o many varietals of Oolong are grown in Wu Yi, but the most famous is Da Hong Pao (Big Red Robe). Despite Da Hong Pao being so well-known it's very hard to find a good quality Da Hong Pao, much less a Da Hong Pao that's been charcoal roasted in the traditional manner.
Qi Dan is a realtively new varietal that is a cross between a Dan Gui Bush which is itself a hybrid and Qi Lan (Dan Gui is a modern Wu Yi Rock Oolong which was created in the 1980's from a hybrid of both Da Hong Pao and Rou Gui.)
Jin Mu Dan (金牡丹/Gold Mudan Flower) is a unique Wu Yi varietal which was first introduced more than 4 decades ago. It's a hybrid of Tie Guan Yin and Huang Jin Gui (but is not quite the same as Anxi's Jin Guan Yin).
Jin Mei Gui (金玫瑰 / Gold Rose) varietal was first introduced in 1990. It's a hybrid of Tie Guan Yin, Huang Jin Gui and Bai Qi Lan oolongs. It's been introduced successfully into both Anxi and Wu Yi areas of Fujian. The uniqueness of this varietal lies in it's ability to be roasted and takes on a natural floral sweetness much akin to rose (hence the name).
Fo Shou (lit. Buddha's Hand 佛手) is one of the many Wu Yi Rock Oolong varietals. It's not widely grown but is a classic Wu Yi varietal that was originally transplanted from Yongchun County near Quanzhou (Fujian) centuries ago.
Shui Jin Gui (lit Golden Water Turtle) is one of the four famous varietals grown in the Wu Yi mountain area. Shui Jin Gui has been grown since the Ming Dynasty, if not earlier. It's a hardy bush but with only moderate-low output. Spring is the best, Autumn tea depending on the weather can be quite decent as well.
Tie Luo Han (铁罗汉) or Iron Arhat is a rare varietal of Wu Yi Mountain Rock tea. It's one of the 4 "Si Da Ming Cong" or most well known Wu Yi rock teas which also include Da Hong Pao, Shui Jin Gui and Bai Ji Guan.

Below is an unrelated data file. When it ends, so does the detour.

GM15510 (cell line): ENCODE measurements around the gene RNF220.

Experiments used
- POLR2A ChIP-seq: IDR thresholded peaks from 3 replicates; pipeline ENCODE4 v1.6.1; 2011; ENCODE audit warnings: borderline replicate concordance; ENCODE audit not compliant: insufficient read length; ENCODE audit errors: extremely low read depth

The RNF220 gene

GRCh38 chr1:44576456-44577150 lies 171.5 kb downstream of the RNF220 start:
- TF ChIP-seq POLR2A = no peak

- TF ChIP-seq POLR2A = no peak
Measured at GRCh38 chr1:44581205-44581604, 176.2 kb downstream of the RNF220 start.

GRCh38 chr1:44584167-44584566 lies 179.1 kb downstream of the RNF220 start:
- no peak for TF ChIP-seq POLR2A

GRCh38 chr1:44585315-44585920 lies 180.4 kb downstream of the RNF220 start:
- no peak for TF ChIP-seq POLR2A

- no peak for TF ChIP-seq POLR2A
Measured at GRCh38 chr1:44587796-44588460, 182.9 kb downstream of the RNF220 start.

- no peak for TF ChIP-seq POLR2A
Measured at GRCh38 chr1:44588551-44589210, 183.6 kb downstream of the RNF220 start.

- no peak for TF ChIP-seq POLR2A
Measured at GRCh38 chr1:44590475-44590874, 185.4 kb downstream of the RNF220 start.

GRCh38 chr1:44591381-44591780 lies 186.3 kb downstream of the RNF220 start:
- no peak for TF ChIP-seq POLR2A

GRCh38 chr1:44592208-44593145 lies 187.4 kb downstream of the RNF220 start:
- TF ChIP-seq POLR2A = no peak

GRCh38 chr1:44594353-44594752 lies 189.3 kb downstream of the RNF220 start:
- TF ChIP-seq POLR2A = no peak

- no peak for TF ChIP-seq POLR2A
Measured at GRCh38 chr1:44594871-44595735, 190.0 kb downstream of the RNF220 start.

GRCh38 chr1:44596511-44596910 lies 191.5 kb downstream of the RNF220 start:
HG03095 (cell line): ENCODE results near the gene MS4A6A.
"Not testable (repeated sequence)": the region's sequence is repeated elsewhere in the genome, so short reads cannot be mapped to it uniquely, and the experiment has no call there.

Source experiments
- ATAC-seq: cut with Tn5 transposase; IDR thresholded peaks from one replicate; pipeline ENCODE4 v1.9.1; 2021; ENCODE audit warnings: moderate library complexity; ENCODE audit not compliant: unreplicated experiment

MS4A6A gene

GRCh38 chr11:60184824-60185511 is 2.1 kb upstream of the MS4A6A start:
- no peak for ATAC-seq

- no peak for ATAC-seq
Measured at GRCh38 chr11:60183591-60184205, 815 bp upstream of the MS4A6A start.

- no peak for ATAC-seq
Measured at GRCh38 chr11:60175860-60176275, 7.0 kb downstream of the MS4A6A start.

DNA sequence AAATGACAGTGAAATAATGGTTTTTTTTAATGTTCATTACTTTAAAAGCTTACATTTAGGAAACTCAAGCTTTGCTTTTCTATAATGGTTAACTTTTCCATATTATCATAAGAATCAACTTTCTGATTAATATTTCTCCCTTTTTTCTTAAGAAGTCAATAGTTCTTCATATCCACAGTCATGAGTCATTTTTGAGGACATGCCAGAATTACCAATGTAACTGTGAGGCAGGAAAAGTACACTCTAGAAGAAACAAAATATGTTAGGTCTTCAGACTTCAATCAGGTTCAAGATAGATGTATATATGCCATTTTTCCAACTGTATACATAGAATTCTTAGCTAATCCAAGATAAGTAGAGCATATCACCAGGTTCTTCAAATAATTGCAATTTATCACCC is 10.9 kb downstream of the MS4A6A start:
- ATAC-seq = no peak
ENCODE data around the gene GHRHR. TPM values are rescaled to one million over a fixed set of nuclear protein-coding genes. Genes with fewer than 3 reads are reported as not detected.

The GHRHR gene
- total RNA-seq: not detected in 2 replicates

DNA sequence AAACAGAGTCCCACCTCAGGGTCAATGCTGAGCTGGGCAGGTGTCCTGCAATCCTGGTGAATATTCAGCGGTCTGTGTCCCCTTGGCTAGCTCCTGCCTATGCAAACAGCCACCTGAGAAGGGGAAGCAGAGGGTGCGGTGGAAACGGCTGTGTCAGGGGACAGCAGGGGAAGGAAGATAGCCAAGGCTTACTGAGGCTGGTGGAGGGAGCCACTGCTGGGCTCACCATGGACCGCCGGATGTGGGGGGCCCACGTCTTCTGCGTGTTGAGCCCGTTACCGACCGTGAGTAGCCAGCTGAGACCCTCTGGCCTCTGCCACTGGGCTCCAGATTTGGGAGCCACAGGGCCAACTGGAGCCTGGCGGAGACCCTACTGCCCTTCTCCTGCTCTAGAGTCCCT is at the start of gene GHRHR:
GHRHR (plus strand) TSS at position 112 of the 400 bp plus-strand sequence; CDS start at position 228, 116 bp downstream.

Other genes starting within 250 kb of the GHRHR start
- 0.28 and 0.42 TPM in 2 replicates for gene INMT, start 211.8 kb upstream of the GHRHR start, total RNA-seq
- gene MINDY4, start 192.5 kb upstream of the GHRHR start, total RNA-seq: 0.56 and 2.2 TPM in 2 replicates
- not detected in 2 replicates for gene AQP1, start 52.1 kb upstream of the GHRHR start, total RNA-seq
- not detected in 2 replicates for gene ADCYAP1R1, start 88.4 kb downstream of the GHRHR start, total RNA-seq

Our Huang Guan Yin is grown in Wu Yi mountains and has been grown and processed in the "Wu Yi Style", which means withering, roasting and re-roasting. The taste is very thick and sweet. There is no real astringency and sports a sweet mushroom and mineral sugar taste. Very enjoyable tea!
"Lao Cong" (or old bush) Shui Xian is grown in the Jiulongke area of Wu Yi. Jiulongke is included in the "Zheng Yan" (lit. "Proper Rock", meaning strictly the original area of Wu Yi Mountain) area of Wu Yi Mountain. This Lao Cong is grown and picked from 100-150 year old bushes.
"Que She" aka Sparrow's Tongue, is natural mutated offspring of a Da Hong Pao varietal growing in Jiu Long Ke for centuries. It was discovered in the 80's but a Wu Yi local who noticed a couple of the Da Hong Pao bushes in the Jiu Long Ke garden yielded considerably smaller leaves and were also slightly darker in color.
Grown naturally in a small family plot in Tong Mu Guan village in Wu Yi Shan, these Da Hong Pao varietal tea bushes have been growing without human involvement and are picked twice a year in May and late September!
Bai Ji Guan (aka White Cockscomb) is a classic Wu Yi varietal originating from the "Bat Cave" deep in the Wu Yi mountains. First recorded in the Ming Dynasty it was given this name because the tops of bushes have a bright yellow-green appearance that in strong sunlight is almost white in color.
Qi Lan (奇兰) Oolong is originally a varietal of oolong grown in Anxi, but adapted to Wu Yi in the 1930's. Qi Lan is lightly processed and has a natural almond taste and aroma. The feeling is thick and sweet with a very natural character to it
Varietal 105 is grown in the "Zheng Yan" area of Wu Yi. Zheng Yan (正岩) refers to the innermost protected area of the Wu Yi Heritage site. It's a protected area separate from the scenic area and outsiders are not allowed inside.
"Zi Hong Pao" is a purple varietal that's a naturally mutated offshoot from the classic "Da Hong Pao" varietal. It's also called "Jiu Long Pao" (lit. 9 Dragon Robe) or Wu Yi varietal #303. It's "medium-leaf" class of tea, not purely Assamica or Sinensis.
Rou Gui means Cinnamon in Chinese (肉桂茶). It's varietal of Wu Yi Mountain rock tea that has been around since the Qing Dynasty. First flush of spring tea is picked, wilted, fried, wilted again then lightly roasted to bring out it's subtle bouquet of aroma and tastes.
Shui Xian varietal is an older varietal that has become less popular since it's got a stronger taste than Da Hong Pao, Rou Gui and Tie Luo Han. Our Shui Xian is grown by village elders who stubbornly keep their gardens entirely the Shui Xian varietal.